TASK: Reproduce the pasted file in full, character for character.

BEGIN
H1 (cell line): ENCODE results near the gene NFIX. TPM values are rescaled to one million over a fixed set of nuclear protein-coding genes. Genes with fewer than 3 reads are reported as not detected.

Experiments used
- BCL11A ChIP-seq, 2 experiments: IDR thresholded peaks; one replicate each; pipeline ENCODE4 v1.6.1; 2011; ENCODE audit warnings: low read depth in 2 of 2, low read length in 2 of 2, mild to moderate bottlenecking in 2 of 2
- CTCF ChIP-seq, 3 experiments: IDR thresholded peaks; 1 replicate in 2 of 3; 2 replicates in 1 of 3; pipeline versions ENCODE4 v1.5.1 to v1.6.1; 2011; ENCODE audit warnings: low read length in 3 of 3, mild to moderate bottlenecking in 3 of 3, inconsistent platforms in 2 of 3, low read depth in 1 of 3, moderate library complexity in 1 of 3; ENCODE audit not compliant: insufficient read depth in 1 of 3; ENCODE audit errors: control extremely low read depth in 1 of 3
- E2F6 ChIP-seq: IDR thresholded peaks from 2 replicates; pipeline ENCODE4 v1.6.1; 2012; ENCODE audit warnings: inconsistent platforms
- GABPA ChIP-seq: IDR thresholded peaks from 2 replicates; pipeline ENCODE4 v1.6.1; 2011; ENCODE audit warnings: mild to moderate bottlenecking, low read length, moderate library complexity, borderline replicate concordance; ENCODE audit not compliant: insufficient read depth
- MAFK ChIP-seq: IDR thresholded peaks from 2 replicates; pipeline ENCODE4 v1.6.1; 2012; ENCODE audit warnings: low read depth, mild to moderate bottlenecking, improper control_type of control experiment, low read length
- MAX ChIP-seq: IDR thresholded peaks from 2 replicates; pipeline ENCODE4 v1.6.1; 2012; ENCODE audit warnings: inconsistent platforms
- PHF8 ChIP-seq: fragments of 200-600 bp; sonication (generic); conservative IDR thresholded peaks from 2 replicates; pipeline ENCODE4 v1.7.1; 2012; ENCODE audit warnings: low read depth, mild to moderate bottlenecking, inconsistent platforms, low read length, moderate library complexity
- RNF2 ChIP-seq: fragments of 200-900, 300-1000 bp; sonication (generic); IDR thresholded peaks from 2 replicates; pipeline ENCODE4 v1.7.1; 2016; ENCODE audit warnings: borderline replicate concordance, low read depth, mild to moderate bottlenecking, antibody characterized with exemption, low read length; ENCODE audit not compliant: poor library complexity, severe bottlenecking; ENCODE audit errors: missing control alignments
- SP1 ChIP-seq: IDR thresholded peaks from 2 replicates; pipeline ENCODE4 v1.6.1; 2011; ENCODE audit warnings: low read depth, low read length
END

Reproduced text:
H1 (cell line): ENCODE results near the gene NFIX. TPM values are rescaled to one million over a fixed set of nuclear protein-coding genes. Genes with fewer than 3 reads are reported as not detected.

Experiments used
- BCL11A ChIP-seq, 2 experiments: IDR thresholded peaks; one replicate each; pipeline ENCODE4 v1.6.1; 2011; ENCODE audit warnings: low read depth in 2 of 2, low read length in 2 of 2, mild to moderate bottlenecking in 2 of 2
- CTCF ChIP-seq, 3 experiments: IDR thresholded peaks; 1 replicate in 2 of 3; 2 replicates in 1 of 3; pipeline versions ENCODE4 v1.5.1 to v1.6.1; 2011; ENCODE audit warnings: low read length in 3 of 3, mild to moderate bottlenecking in 3 of 3, inconsistent platforms in 2 of 3, low read depth in 1 of 3, moderate library complexity in 1 of 3; ENCODE audit not compliant: insufficient read depth in 1 of 3; ENCODE audit errors: control extremely low read depth in 1 of 3
- E2F6 ChIP-seq: IDR thresholded peaks from 2 replicates; pipeline ENCODE4 v1.6.1; 2012; ENCODE audit warnings: inconsistent platforms
- GABPA ChIP-seq: IDR thresholded peaks from 2 replicates; pipeline ENCODE4 v1.6.1; 2011; ENCODE audit warnings: mild to moderate bottlenecking, low read length, moderate library complexity, borderline replicate concordance; ENCODE audit not compliant: insufficient read depth
- MAFK ChIP-seq: IDR thresholded peaks from 2 replicates; pipeline ENCODE4 v1.6.1; 2012; ENCODE audit warnings: low read depth, mild to moderate bottlenecking, improper control_type of control experiment, low read length
- MAX ChIP-seq: IDR thresholded peaks from 2 replicates; pipeline ENCODE4 v1.6.1; 2012; ENCODE audit warnings: inconsistent platforms
- PHF8 ChIP-seq: fragments of 200-600 bp; sonication (generic); conservative IDR thresholded peaks from 2 replicates; pipeline ENCODE4 v1.7.1; 2012; ENCODE audit warnings: low read depth, mild to moderate bottlenecking, inconsistent platforms, low read length, moderate library complexity
- RNF2 ChIP-seq: fragments of 200-900, 300-1000 bp; sonication (generic); IDR thresholded peaks from 2 replicates; pipeline ENCODE4 v1.7.1; 2016; ENCODE audit warnings: borderline replicate concordance, low read depth, mild to moderate bottlenecking, antibody characterized with exemption, low read length; ENCODE audit not compliant: poor library complexity, severe bottlenecking; ENCODE audit errors: missing control alignments
- SP1 ChIP-seq: IDR thresholded peaks from 2 replicates; pipeline ENCODE4 v1.6.1; 2011; ENCODE audit warnings: low read depth, low read length